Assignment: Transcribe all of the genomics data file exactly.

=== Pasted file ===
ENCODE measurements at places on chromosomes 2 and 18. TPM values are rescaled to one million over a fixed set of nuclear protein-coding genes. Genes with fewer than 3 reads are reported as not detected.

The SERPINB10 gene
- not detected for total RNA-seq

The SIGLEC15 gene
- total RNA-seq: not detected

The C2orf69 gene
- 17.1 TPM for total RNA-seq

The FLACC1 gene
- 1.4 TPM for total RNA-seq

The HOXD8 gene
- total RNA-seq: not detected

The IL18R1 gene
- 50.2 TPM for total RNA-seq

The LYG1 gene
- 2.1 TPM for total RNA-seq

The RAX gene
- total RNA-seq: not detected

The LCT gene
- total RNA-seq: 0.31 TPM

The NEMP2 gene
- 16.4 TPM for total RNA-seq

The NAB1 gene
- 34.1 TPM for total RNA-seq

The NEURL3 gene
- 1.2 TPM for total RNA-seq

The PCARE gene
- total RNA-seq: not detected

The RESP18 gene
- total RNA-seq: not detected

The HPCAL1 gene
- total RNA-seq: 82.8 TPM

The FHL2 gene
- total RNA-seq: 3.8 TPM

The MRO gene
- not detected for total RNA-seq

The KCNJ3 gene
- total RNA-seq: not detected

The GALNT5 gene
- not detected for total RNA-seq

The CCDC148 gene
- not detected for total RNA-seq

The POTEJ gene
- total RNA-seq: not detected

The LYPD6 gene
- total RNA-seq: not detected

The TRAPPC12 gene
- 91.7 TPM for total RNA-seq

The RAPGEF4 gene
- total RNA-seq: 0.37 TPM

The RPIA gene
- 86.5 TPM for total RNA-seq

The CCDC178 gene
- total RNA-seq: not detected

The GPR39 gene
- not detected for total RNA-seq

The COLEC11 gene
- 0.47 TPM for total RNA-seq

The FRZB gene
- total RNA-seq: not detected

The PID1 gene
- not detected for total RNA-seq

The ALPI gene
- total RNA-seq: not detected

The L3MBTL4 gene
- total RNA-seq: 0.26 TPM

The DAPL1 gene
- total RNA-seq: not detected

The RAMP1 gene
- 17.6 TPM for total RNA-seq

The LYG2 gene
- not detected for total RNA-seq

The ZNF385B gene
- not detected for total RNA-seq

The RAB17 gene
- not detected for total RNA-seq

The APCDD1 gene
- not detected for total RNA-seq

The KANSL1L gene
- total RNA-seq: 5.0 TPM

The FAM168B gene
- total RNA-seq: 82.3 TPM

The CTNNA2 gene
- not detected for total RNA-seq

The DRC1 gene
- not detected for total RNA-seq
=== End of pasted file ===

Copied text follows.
ENCODE measurements at places on chromosomes 2 and 18. TPM values are rescaled to one million over a fixed set of nuclear protein-coding genes. Genes with fewer than 3 reads are reported as not detected.

The SERPINB10 gene
- not detected for total RNA-seq

The SIGLEC15 gene
- total RNA-seq: not detected

The C2orf69 gene
- 17.1 TPM for total RNA-seq

The FLACC1 gene
- 1.4 TPM for total RNA-seq

The HOXD8 gene
- total RNA-seq: not detected

The IL18R1 gene
- 50.2 TPM for total RNA-seq

The LYG1 gene
- 2.1 TPM for total RNA-seq

The RAX gene
- total RNA-seq: not detected

The LCT gene
- total RNA-seq: 0.31 TPM

The NEMP2 gene
- 16.4 TPM for total RNA-seq

The NAB1 gene
- 34.1 TPM for total RNA-seq

The NEURL3 gene
- 1.2 TPM for total RNA-seq

The PCARE gene
- total RNA-seq: not detected

The RESP18 gene
- total RNA-seq: not detected

The HPCAL1 gene
- total RNA-seq: 82.8 TPM

The FHL2 gene
- total RNA-seq: 3.8 TPM

The MRO gene
- not detected for total RNA-seq

The KCNJ3 gene
- total RNA-seq: not detected

The GALNT5 gene
- not detected for total RNA-seq

The CCDC148 gene
- not detected for total RNA-seq

The POTEJ gene
- total RNA-seq: not detected

The LYPD6 gene
- total RNA-seq: not detected

The TRAPPC12 gene
- 91.7 TPM for total RNA-seq

The RAPGEF4 gene
- total RNA-seq: 0.37 TPM

The RPIA gene
- 86.5 TPM for total RNA-seq

The CCDC178 gene
- total RNA-seq: not detected

The GPR39 gene
- not detected for total RNA-seq

The COLEC11 gene
- 0.47 TPM for total RNA-seq

The FRZB gene
- total RNA-seq: not detected

The PID1 gene
- not detected for total RNA-seq

The ALPI gene
- total RNA-seq: not detected

The L3MBTL4 gene
- total RNA-seq: 0.26 TPM

The DAPL1 gene
- total RNA-seq: not detected

The RAMP1 gene
- 17.6 TPM for total RNA-seq

The LYG2 gene
- not detected for total RNA-seq

The ZNF385B gene
- not detected for total RNA-seq

The RAB17 gene
- not detected for total RNA-seq

The APCDD1 gene
- not detected for total RNA-seq

The KANSL1L gene
- total RNA-seq: 5.0 TPM

The FAM168B gene
- total RNA-seq: 82.3 TPM

The CTNNA2 gene
- not detected for total RNA-seq

The DRC1 gene
- not detected for total RNA-seq